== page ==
The American people are not doing well, according to the Misery Index print in June. The White House may believe it presides over the greatest economy in US history. Therefore, it is not surprising that the Washington establishment is telling citizens to remedy problems the administration created. Are motorists suffering from high gasoline prices? Buy an electric vehicle. Are households struggling to afford food at the supermarket? Scrounge for some bugs. Are workers living paycheck to paycheck? Well, be grateful for the thousands of dollars in stimulus from President Joe Biden last year.
The Misery Index
The Misery Index, also known as the stagflation index, is calculated by combining the inflation and unemployment rates. The measurement was developed by Yale economist Arthur Okun, who served under President John F. Kennedy. It became widely popular in the 1970s as the US economy watched a skyrocketing consumer price index (CPI) and rising joblessness simultaneously. Put simply, the higher the composite index, the more miserable the average person is in the marketplace.
In June, the US Misery Index advanced to 12.5. The last time it was this high was in September 2011, an abysmal span after the Great Recession comprised of lackluster employment gains and anemic economic growth. Surprisingly, the figure is higher than during the 2008-2009 financial crisis. In addition, it averaged double digits under four other presidents: Richard Nixon (10.57), Gerald Ford (16.00), Jimmy Carter (16.26), and Ronald Reagan (12.19).
Of course, times change. A decade ago, at least millions of Americans felt a thrill up their leg a la former MSNBC host Chris Matthews. Today, spam cans are being locked up, there might not be enough candy this Halloween, the mini-Maos feel emboldened by fearmongers, and political discourse has devolved into “Everyone I Don’t Like is a White Supremacist.” Unfortunately, there was no difference in political speech. In 2011, everyone in the nation’s capital, from the Federal Reserve to the White House, insisted that everything was fine. In 2022, the talking point has become that things are great because the United States is not suffering from a food crisis.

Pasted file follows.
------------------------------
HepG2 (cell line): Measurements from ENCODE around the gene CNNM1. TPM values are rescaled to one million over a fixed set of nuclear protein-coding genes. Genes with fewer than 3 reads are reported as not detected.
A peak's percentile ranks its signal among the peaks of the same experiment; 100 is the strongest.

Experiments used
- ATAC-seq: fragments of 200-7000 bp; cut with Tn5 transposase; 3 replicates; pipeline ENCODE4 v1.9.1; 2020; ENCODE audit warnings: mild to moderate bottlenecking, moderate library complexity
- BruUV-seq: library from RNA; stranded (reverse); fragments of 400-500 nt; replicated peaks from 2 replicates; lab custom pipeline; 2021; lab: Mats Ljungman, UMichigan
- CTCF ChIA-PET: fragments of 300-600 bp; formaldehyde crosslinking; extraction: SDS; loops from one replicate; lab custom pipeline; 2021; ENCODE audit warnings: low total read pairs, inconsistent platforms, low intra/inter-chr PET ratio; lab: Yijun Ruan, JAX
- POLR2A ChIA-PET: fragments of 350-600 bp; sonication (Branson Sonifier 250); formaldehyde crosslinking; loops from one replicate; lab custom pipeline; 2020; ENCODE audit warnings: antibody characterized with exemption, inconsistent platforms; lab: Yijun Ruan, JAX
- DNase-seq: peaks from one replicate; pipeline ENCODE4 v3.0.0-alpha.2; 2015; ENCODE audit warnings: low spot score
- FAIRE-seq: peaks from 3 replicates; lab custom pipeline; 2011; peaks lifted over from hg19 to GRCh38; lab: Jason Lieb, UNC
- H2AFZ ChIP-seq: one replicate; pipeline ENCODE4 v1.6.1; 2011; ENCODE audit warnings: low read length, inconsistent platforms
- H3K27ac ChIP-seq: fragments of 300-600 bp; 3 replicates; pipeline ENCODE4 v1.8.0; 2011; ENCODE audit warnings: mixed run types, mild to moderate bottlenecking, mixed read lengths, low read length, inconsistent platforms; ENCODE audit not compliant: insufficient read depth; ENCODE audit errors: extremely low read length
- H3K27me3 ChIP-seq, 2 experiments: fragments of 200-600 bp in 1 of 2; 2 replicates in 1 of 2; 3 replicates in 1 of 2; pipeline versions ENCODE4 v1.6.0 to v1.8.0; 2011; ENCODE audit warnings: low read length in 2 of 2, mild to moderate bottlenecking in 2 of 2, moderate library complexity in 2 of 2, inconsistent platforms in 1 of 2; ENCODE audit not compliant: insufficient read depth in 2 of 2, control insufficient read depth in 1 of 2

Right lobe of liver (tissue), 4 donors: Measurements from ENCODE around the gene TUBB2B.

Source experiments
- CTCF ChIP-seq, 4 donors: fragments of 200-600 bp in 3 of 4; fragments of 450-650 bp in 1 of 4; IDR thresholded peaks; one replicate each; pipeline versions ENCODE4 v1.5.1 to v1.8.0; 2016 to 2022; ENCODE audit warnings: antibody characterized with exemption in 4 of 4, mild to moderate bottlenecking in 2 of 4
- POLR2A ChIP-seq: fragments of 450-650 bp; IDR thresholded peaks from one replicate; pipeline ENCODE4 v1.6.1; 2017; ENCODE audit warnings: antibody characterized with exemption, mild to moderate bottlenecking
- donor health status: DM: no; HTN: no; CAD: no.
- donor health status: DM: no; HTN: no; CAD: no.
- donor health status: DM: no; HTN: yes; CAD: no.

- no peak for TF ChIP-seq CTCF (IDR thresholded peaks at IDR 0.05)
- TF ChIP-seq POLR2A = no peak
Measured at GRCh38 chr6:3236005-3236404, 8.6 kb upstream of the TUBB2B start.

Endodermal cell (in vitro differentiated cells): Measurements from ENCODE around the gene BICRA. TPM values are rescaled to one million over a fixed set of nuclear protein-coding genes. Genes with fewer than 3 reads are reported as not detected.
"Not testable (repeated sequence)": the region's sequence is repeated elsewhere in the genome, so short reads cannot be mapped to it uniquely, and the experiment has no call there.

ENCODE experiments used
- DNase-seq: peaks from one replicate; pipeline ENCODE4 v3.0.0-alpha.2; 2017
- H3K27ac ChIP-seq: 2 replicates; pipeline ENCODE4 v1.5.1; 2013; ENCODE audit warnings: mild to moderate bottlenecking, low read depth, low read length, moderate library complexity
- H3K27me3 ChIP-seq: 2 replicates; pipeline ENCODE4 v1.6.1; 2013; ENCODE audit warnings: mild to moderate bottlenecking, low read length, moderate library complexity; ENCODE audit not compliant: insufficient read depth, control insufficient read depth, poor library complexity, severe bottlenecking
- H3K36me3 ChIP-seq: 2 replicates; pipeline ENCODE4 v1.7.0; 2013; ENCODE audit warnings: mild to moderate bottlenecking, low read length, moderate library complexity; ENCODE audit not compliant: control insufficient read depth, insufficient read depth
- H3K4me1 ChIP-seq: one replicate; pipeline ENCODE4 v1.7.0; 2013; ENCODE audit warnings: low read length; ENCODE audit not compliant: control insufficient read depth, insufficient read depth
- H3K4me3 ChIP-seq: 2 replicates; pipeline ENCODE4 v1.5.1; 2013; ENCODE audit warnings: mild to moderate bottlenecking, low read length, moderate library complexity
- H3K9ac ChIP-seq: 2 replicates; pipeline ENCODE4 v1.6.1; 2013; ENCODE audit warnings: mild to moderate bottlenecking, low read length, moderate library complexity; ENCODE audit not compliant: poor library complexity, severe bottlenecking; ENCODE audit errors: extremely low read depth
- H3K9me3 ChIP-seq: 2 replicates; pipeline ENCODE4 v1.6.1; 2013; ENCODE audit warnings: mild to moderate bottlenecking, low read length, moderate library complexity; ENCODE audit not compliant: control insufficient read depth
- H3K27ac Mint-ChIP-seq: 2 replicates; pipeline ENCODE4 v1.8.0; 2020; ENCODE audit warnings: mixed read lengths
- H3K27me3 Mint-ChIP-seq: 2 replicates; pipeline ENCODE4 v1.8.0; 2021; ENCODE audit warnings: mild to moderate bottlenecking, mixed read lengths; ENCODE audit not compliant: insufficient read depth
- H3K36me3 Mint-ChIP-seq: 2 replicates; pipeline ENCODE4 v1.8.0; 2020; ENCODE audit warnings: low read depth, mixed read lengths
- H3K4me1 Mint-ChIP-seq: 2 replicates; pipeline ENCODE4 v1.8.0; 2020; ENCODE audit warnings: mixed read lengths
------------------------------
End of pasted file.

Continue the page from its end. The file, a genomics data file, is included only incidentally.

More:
Consumer Sentiment Collapsing
What the Misery Index reveals is no surprise. Sentiment, be it among consumers or businesses, has been waning for much of the year. The University of Michigan’s Consumer Sentiment Index collapsed from 67.2 in January to 51.5 in July. The Conference Board’s (CB) Consumer Confidence Index plunged from around 115 at the beginning of 2022 to 95.7 in July. The National Federation of Independent Business (NFIB) Optimism Index dropped from 97.1 in January to 89.5 in June. The number of US households anticipating their financial situations to worsen over the next year climbed from 27% to 45%, according to the Federal Reserve Bank of New York’s (FRBNY) Survey of Consumer Expectations.
“As inflation continues to dominate business decisions, small business owners’ expectations for better business conditions have reached a new low,” said NFIB Chief Economist Bill Dunkelberg in a statement. “On top of the immediate challenges facing small business owners including inflation and worker shortages, the outlook for economic policy is not encouraging either as policy talks have shifted to tax increases and more regulations.”
These attitudes are leading to real-world consequences. The latest JOLTs numbers have slumped nearly 10% from their March peak. Initial jobless claims increased to eight-month highs. The personal savings rate has cratered, new and existing home sales have tumbled, and credit growth has surged. When real wage growth is still negative and pandemic-era savings have been exhausted, it can be challenging for businesses to invest or for consumers to spend on junk with money they do not have.
Paul Krugman Was Right?
Liberty Nation recently reported Keynesian economist Paul Krugman dismissing ubiquitous recession concerns. As far as he’s concerned, who cares if the nation is in an economic downturn? Perhaps the it-girl of leftist economics is correct. When a considerable percentage of the population is fighting to keep their heads above water, does it matter if the National Bureau of Economic Research (NBER) makes an official recession declaration? People focus more on determining how to pay for groceries while keeping the lights on than watching CNBC all day or reading every article in The Wall Street Journal.